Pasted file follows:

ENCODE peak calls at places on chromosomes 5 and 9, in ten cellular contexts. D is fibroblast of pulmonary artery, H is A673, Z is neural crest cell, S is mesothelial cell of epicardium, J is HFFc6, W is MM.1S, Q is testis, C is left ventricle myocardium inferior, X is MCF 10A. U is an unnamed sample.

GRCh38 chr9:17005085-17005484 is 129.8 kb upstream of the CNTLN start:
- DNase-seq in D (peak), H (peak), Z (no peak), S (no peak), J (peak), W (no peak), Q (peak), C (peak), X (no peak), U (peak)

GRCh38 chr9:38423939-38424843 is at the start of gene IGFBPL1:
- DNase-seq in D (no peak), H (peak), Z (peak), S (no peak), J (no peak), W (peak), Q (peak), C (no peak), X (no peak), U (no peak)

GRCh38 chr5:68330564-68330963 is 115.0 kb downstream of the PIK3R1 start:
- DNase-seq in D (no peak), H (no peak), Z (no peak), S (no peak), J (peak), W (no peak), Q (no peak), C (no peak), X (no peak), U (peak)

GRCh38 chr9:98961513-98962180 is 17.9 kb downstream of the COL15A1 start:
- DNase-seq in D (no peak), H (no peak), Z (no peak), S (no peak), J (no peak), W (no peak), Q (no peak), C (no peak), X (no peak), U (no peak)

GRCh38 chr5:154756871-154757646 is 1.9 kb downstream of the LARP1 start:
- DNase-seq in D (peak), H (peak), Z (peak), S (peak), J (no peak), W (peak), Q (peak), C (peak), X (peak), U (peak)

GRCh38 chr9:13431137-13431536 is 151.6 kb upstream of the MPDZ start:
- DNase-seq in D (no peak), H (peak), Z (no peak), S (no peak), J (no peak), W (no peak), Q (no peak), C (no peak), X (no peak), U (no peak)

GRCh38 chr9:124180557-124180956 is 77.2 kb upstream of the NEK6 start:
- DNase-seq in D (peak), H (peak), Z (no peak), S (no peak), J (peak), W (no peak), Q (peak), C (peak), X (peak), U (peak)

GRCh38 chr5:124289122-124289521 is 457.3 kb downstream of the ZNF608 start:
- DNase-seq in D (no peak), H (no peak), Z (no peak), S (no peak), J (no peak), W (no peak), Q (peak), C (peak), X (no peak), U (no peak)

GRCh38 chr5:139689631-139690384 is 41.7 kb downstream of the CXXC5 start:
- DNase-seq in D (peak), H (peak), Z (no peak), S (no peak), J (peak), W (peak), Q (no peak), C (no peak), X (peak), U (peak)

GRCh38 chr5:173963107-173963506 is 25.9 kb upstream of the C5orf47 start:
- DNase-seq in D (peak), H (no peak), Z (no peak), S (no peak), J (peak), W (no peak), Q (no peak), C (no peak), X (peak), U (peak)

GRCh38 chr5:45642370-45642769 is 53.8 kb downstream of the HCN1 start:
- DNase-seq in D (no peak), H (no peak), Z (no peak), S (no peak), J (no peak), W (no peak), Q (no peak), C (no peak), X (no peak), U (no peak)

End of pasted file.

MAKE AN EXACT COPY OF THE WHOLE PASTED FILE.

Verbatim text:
ENCODE peak calls at places on chromosomes 5 and 9, in ten cellular contexts. D is fibroblast of pulmonary artery, H is A673, Z is neural crest cell, S is mesothelial cell of epicardium, J is HFFc6, W is MM.1S, Q is testis, C is left ventricle myocardium inferior, X is MCF 10A. U is an unnamed sample.

GRCh38 chr9:17005085-17005484 is 129.8 kb upstream of the CNTLN start:
- DNase-seq in D (peak), H (peak), Z (no peak), S (no peak), J (peak), W (no peak), Q (peak), C (peak), X (no peak), U (peak)

GRCh38 chr9:38423939-38424843 is at the start of gene IGFBPL1:
- DNase-seq in D (no peak), H (peak), Z (peak), S (no peak), J (no peak), W (peak), Q (peak), C (no peak), X (no peak), U (no peak)

GRCh38 chr5:68330564-68330963 is 115.0 kb downstream of the PIK3R1 start:
- DNase-seq in D (no peak), H (no peak), Z (no peak), S (no peak), J (peak), W (no peak), Q (no peak), C (no peak), X (no peak), U (peak)

GRCh38 chr9:98961513-98962180 is 17.9 kb downstream of the COL15A1 start:
- DNase-seq in D (no peak), H (no peak), Z (no peak), S (no peak), J (no peak), W (no peak), Q (no peak), C (no peak), X (no peak), U (no peak)

GRCh38 chr5:154756871-154757646 is 1.9 kb downstream of the LARP1 start:
- DNase-seq in D (peak), H (peak), Z (peak), S (peak), J (no peak), W (peak), Q (peak), C (peak), X (peak), U (peak)

GRCh38 chr9:13431137-13431536 is 151.6 kb upstream of the MPDZ start:
- DNase-seq in D (no peak), H (peak), Z (no peak), S (no peak), J (no peak), W (no peak), Q (no peak), C (no peak), X (no peak), U (no peak)

GRCh38 chr9:124180557-124180956 is 77.2 kb upstream of the NEK6 start:
- DNase-seq in D (peak), H (peak), Z (no peak), S (no peak), J (peak), W (no peak), Q (peak), C (peak), X (peak), U (peak)

GRCh38 chr5:124289122-124289521 is 457.3 kb downstream of the ZNF608 start:
- DNase-seq in D (no peak), H (no peak), Z (no peak), S (no peak), J (no peak), W (no peak), Q (peak), C (peak), X (no peak), U (no peak)

GRCh38 chr5:139689631-139690384 is 41.7 kb downstream of the CXXC5 start:
- DNase-seq in D (peak), H (peak), Z (no peak), S (no peak), J (peak), W (peak), Q (no peak), C (no peak), X (peak), U (peak)

GRCh38 chr5:173963107-173963506 is 25.9 kb upstream of the C5orf47 start:
- DNase-seq in D (peak), H (no peak), Z (no peak), S (no peak), J (peak), W (no peak), Q (no peak), C (no peak), X (peak), U (peak)

GRCh38 chr5:45642370-45642769 is 53.8 kb downstream of the HCN1 start:
- DNase-seq in D (no peak), H (no peak), Z (no peak), S (no peak), J (no peak), W (no peak), Q (no peak), C (no peak), X (no peak), U (no peak)